Devane, Andrew (‘Andy’) (1917–2000), architect, was born 3 November 1917 at 1 Upper Hartstonge St. in the heart of Limerick city, the eldest of four sons of John Francis Devane, medical doctor, and his wife Vera (née Keogh). He was educated at Belvedere College, Dublin, from which he transferred (1929) to Clongowes Wood College, Co. Kildare, joined a year later by his brother Cornelius. Both left in 1936 but Andrew returned in the 1960s as the architect of Clongowes's modern extensions, including its science block. He studied architecture at UCD, graduating in 1941, and was greatly inspired by Frank Lloyd Wright, the leading American modernist from rural Wisconsin, whose buildings represented modernism on a human scale in calm, natural settings. Devane himself was a particularly spiritual person who appreciated Wright's harmony of synthesis and creation rather than conquest, which modernism frequently imposed on its environment. His homage to Wright was established in 1946 when he wrote directly to him, challenging Wright to prove his greatness. An equally challenging response suggested he come to Wisconsin and see for himself.
Devane visited Wright's Taliesin project and wrote admiringly of it in the RIAI Yearbook 1946. Wright contributed to the same publication and Devane spent two years at his practice. On his return to Ireland (1948) he applied to his own projects the horizontal and curved lines of Wright's iconic buildings. Like Wright's conscious retreat from the urban, Devane's architecture stood back from the built-up environment: schools, hospitals, and churches, even office blocks, in landscaped or tranquil settings. Not for him the stark concrete pile amid roaring traffic. Water features, shaded porches, vegetation, and sculpture created the rus in urbe of his most notable works. In the sense that Wright had taken from Japan some of the Zen-like elements of oriental art, Devane followed suit, down to the goldfish pond of his airy design for Mount Carmel Hospital (1960) at Churchtown, Dublin. His own Dublin home, Journey's End (1962) in Howth, was a modernist, curvilinear structure, set in a sea-facing palm garden.
Artistically, ‘Andy’ Devane was in the league of Michael Scott (qv), architect of Dublin's internationally acclaimed Busáras (1944–53) and doyen of Irish modernism, if less influenced than Scott by the metropolitan verticality of Le Corbusier and Mies van der Rohe. Devane preferred the contemplative space of buildings such as own mortuary chapel at the church of SS Mary and David near Naas, Co. Kildare (1954). He joined the firm of Robinson & Keefe in 1945 and participated in some of its leading projects, notably the Carroll's Building (1964) at Grand Parade on the south bank of the Grand Canal, Dublin. Its original design incorporated a street-level garden feature and internal public lecture space, contributing to the more positive architectural legacy of economic expansion in the 1960s. Similarly, Devane designed Ireland's showcase pavilion at the New York World's Fair of 1964. As a partner in the firm he designed further landmark buildings for Robinson Keefe Devane in and around Dublin, notably his church of Our Lady Queen of Heaven (1964) at Dublin airport and St Fintan's church in Sutton (1973).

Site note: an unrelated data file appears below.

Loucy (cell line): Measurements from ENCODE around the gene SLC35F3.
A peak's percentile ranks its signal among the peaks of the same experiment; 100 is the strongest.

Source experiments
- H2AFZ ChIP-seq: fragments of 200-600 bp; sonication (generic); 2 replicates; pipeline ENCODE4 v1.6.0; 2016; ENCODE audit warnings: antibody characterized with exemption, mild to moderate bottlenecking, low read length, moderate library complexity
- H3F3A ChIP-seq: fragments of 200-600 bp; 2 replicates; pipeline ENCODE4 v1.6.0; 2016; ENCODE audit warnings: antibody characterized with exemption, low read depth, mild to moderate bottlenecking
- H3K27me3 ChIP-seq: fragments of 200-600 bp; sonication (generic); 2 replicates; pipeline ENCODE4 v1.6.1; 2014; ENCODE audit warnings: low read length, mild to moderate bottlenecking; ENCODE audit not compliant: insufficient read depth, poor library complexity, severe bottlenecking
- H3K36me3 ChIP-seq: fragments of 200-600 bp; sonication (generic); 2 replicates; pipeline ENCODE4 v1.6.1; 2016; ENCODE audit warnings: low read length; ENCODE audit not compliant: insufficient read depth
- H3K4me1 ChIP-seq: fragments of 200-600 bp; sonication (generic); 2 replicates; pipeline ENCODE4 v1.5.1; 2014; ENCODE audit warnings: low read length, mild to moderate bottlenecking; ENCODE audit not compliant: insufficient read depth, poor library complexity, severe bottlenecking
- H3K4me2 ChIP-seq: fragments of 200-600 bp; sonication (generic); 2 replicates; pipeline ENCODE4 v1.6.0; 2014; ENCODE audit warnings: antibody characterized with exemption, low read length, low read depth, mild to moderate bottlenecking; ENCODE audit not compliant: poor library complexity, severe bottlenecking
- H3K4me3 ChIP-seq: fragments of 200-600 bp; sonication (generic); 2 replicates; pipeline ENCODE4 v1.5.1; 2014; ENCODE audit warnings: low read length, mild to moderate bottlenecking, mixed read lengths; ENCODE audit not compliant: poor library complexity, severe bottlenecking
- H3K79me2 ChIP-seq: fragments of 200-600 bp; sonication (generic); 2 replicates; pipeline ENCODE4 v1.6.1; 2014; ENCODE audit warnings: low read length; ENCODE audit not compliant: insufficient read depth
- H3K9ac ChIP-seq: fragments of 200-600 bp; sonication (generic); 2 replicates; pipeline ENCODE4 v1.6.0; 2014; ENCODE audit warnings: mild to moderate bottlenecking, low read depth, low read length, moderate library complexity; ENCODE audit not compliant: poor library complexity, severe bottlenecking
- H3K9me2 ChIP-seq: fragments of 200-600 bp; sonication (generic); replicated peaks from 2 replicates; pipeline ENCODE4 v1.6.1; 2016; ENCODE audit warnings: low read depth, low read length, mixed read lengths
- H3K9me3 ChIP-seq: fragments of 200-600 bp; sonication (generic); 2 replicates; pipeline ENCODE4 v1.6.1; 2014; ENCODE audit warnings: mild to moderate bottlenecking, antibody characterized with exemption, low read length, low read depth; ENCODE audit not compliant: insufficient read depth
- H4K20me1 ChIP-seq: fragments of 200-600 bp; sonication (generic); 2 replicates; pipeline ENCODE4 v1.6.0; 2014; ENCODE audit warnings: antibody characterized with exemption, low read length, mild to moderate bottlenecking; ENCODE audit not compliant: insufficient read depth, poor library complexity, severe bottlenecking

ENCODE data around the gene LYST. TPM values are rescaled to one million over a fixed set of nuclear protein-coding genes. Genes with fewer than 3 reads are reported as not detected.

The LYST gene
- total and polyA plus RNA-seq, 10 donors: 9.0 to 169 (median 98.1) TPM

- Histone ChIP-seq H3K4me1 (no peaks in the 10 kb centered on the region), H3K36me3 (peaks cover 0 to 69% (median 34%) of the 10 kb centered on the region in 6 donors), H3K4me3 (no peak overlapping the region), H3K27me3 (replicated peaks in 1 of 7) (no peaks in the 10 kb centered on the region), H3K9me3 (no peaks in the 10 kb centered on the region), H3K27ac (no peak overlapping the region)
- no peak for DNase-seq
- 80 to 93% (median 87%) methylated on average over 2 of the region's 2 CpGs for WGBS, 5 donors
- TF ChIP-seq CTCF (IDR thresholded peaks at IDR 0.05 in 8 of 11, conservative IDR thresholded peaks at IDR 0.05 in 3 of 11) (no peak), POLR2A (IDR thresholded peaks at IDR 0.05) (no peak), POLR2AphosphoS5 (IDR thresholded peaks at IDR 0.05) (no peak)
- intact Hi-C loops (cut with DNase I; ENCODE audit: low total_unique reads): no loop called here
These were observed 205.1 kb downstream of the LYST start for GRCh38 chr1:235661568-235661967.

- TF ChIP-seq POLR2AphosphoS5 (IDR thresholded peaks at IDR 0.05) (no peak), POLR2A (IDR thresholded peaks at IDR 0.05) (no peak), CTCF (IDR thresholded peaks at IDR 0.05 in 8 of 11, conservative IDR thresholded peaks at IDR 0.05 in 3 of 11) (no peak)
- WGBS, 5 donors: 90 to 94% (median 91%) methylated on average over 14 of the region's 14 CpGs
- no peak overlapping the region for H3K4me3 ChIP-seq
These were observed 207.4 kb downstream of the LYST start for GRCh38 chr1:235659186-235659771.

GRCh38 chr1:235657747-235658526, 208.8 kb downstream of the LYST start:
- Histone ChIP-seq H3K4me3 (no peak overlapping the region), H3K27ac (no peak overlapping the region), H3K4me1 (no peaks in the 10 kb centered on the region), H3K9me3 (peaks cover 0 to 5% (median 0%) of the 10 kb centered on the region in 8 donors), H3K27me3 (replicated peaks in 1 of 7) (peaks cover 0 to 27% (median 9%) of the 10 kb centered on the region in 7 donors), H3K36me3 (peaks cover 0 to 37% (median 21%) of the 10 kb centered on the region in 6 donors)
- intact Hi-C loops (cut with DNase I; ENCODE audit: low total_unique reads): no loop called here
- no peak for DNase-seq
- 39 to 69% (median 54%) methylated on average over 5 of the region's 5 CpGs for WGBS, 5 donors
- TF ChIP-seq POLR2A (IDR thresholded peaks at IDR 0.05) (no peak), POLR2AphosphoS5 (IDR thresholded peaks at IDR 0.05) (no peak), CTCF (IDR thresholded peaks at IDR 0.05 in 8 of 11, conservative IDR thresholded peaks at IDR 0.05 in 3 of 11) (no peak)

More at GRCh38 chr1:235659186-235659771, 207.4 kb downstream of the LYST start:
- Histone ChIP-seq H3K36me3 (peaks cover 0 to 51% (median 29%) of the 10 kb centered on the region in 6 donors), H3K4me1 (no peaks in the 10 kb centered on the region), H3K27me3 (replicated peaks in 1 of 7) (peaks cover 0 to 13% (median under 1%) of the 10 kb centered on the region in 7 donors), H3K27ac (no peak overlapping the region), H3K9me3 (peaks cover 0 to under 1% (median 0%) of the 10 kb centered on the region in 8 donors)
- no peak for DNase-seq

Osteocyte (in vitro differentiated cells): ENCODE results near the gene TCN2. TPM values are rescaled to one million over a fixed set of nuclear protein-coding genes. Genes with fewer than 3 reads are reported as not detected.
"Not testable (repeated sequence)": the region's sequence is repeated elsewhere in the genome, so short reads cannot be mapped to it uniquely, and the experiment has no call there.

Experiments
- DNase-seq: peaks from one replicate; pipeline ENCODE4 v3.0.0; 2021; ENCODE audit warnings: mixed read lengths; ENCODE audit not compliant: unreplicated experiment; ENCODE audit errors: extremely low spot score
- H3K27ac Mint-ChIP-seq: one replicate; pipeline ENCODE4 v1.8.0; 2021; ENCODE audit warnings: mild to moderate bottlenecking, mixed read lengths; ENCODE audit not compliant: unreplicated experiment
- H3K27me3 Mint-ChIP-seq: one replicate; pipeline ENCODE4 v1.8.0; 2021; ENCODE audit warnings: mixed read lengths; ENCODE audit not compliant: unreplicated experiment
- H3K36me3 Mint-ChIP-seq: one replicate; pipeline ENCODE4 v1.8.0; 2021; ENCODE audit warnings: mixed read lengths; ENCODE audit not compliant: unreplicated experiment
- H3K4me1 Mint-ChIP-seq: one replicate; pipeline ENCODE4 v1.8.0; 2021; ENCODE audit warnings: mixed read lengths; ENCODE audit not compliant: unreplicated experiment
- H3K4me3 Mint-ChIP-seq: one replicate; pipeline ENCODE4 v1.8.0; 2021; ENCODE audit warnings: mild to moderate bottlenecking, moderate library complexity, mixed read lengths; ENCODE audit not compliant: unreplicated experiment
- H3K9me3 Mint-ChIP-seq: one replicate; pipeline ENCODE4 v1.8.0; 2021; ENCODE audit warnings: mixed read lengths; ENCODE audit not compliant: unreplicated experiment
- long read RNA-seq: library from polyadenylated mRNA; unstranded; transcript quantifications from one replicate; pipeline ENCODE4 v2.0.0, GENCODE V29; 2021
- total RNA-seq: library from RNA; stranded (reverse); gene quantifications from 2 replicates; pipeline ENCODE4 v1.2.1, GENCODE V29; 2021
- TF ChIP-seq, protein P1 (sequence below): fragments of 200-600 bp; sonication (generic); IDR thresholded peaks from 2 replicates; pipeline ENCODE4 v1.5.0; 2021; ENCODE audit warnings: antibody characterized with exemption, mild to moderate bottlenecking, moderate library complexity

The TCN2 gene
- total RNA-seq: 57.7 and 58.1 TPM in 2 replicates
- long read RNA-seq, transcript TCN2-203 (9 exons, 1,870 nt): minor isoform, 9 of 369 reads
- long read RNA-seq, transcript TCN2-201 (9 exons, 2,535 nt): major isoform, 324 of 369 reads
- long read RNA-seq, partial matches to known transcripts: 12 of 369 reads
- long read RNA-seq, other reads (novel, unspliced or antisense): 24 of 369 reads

Devane's large but relatively low-rise Irish Life Centre (1977), facing Beresford Place and Lower Abbey St., Dublin, with its central court and fountain sculpture ‘Chariot of fire’ (1978) by Oisín Kelly (qv), focuses attention on the setting rather than on his somewhat overbearing brown buildings. His smaller Stephen's Court on St Stephen's Green is in rather the same style. Both structures are important examples of their kind, if only to prove that progressive urban planning does not demand enormity of scale. Devane's major work, retaining his first principles of landscaping and artistic elements, is the AIB Dublin headquarters (1979) in Ballsbridge, south of the city centre. His three-sided layout facing into an orientalist garden, complete with oblong pond, bridge, and dramatic sculpture ‘Freedom’ by Alexandra Wejchert (qv) (1985), is grander in scale than his earlier works but the landscaping offsets its size. Further hanging vegetation on the buildings blends his design more closely with the natural environment; the ‘holistic’ effect frequently attributed to Devane's architecture. Other projects which reflect his essential holism of design included St Vincent's Private Hospital and Tallaght Hospital, the Inchicore vocational school, Gonzaga College, and St Patrick's Training College, all in Dublin, and his alma mater at Clongowes.
Andy Devane had three sons with his wife Maureen (née Ashe) (d. 1977). In the early 1980s he retired to India to assist in poverty relief in Calcutta. Robinson Keefe Devane remained at the forefront of Irish architectural design with projects such as its remarkable Independent House (2000) at Dublin's Citywest Business Campus. Meanwhile, in Calcutta, Devane designed a boys’ home (1999), his last work before his death on 15 January 2000.